Chinese stocks drop and pull down Asian markets on 8 July
A Tokyo Stock Exchange employee working at the bourse in June, 2013.

Asian markets tumbled on Monday after Chinese stocks took a hit on Beijing's reluctance to ease monetary policies despite slowing economic growth. Fears over the Federal Reserve's tapering of its quantitative easing (QE) programme also impacted Asian equities.

The Shanghai Composite index was down 1.90% or 38.12 points to 1969.07

The Japanese Nikkei was down 1.02% or 146 points to 14,163.97. Government data showed that Japan's current-account surplus missed forecasts after tapering in May. The surplus shrank to 540.7bn yen (£3.58bn, $5.33 bn, €4.16bn) from April's 750bn yen, after exports grew 9.1% from a year ago and imports rose by 9.6%.

Hong Kong's Hang Seng was down 2.22% or 463.06 points to 20,391.61.

Australia's S&P/ASX was down 0.52% or 25.20 points to 4816.50.

South Korea's Kospi was down 1.13% or 20.64 points to 1,812.67 points.

Last week, China's State Council, the country's cabinet said in a statement that it would block off credit to force a consolidation of industries which delivered excess production. It also plans to step up the supervision of wealth-management products and emphasised financial market stability.

In the US, the government reported that the economy created 195,000 non-farm jobs in June, following a similar number of job additions in May. The unemployment rate, however, remained fixed at 7.6% as more people entered the labour market.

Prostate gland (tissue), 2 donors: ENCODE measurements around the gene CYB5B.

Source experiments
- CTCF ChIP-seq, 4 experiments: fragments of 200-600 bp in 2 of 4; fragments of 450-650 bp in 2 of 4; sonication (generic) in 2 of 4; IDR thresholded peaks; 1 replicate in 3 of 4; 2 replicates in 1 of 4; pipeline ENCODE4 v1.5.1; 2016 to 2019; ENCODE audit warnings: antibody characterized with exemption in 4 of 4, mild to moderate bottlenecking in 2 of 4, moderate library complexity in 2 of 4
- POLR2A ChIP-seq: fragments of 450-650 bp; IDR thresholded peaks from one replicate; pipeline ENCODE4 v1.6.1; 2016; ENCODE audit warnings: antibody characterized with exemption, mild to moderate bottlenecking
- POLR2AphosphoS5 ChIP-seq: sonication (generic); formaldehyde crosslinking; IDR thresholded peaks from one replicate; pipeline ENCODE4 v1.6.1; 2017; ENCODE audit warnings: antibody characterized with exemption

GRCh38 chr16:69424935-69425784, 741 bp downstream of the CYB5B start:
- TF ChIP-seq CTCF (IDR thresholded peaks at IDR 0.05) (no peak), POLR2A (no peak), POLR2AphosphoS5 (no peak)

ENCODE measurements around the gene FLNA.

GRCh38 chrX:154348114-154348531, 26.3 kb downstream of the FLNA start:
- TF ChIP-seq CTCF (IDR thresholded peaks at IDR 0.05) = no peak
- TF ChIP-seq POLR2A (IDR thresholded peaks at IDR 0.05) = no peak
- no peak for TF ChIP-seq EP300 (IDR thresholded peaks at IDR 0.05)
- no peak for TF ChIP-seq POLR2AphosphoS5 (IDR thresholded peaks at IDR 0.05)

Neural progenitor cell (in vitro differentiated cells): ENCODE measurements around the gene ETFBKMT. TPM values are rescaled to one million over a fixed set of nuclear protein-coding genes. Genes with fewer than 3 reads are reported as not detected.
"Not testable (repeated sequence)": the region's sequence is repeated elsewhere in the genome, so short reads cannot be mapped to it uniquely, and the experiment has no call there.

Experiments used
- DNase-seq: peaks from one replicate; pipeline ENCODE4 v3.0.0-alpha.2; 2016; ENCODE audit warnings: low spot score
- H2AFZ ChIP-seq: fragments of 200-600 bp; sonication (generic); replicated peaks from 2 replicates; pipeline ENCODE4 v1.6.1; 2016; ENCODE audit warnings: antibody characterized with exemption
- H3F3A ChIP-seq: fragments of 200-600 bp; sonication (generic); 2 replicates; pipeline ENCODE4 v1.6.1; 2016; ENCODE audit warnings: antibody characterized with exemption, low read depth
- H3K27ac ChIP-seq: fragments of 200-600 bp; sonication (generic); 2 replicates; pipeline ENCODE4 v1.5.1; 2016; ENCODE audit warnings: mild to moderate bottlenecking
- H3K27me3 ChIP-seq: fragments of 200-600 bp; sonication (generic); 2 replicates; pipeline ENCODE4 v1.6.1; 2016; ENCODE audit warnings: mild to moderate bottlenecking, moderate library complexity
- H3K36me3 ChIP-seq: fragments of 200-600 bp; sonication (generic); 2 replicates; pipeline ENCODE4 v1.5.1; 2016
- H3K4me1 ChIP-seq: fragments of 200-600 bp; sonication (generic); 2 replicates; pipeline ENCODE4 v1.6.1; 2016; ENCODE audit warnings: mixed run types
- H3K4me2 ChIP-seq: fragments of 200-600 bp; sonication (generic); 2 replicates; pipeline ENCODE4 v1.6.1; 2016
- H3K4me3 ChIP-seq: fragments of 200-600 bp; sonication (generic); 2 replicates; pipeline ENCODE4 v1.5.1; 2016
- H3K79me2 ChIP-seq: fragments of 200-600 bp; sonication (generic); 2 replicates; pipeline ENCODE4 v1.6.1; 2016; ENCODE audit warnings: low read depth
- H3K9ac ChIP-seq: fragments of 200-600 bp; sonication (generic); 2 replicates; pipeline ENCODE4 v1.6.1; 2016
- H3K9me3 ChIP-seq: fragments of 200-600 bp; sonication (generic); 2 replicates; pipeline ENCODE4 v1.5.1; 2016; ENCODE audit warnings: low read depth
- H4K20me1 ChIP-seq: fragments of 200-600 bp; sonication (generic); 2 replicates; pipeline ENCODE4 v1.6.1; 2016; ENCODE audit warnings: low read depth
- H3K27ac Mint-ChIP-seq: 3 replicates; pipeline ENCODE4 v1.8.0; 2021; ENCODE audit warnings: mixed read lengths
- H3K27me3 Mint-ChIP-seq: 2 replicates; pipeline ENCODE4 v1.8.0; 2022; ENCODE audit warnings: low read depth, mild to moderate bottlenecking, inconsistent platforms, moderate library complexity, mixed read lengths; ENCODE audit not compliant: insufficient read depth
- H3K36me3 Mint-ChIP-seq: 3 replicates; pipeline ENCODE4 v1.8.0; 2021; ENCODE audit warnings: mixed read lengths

Wall Street indices ended higher on 5 July following upbeat US jobs data. The Dow finished 0.98% higher at 15, 135.84. The S&P 500 index closed 1.02% higher at 1631.89, while the Nasdaq ended 1.04% higher at 3479.38.

Friday's US labour market data provided further evidence that the world's leading economy is recovering, albeit slowly. Some economists now expect the positive figures to prompt the Fed to reduce its asset buying from the start of September.

In Hong Kong, realty firm China Resources Land dropped 2.9%. China Construction Bank lost 2.8% while Industrial and Commercial Bank of China (ICBC) was down 2.7%.

PetroChina Co shed 2.2% even after US benchmark crude prices hit $103 a barrel

In Shanghai, China's largest tin producer Yunnan Tin tanked 10%, after the company said that Chairman Lei Yi, is being investigated for alleged 'serious disciplinary violations.'

Coal miner China Shenhua Energy dropped 7.8%, partly because the stock traded without dividend rights.

Shandong Gold Mining fell 6.3% while Jiangxi Copper shed 3.2%. Realty firm Shanghai Shi Mao lost over 2% while China Construction Bank (CCB) shed 2%

In Sydney, gold miners Perseus Mining and Medusa Mining fell 9% and 6% respectively after gold prices fell by $26 on Friday following upbeat US jobs data. Positive news typically pushes up the US dollar and pulls down gold prices.

Atlas Iron dropped 5%. Anglo-Australian miner Rio Tinto was down 2.5% while BHP Billiton shed 2.4%

Woodside Petroleum shed 0.1% even after US benchmark crude prices hit $103 a barrel.

In Tokyo, consumer electronics major Sharp added 2.7%, Fast Retailing gained 2.4% while automobile maker Daihatsu Motor added 1.8%.

Tokyo Electric Power gained 9.5% while Sumitomo Electric Industries added close to 5%

Power utilities Hokkaido Electric Power added 2.3% while Kansai Electric Power moved up 2%. A Nikkei newspaper report on Friday named the two firms as being among four major utility companies that proposes to restart electricity generation from their nuclear power plants.

In Seoul, shares of Asiana Airlines dropped 5.9% after its Boeing 777 aircraft with 307 people on board crash-landed at San Francisco international airport, killing at least two passengers.

Index heavyweight Samsung Electronics shed 3.5%.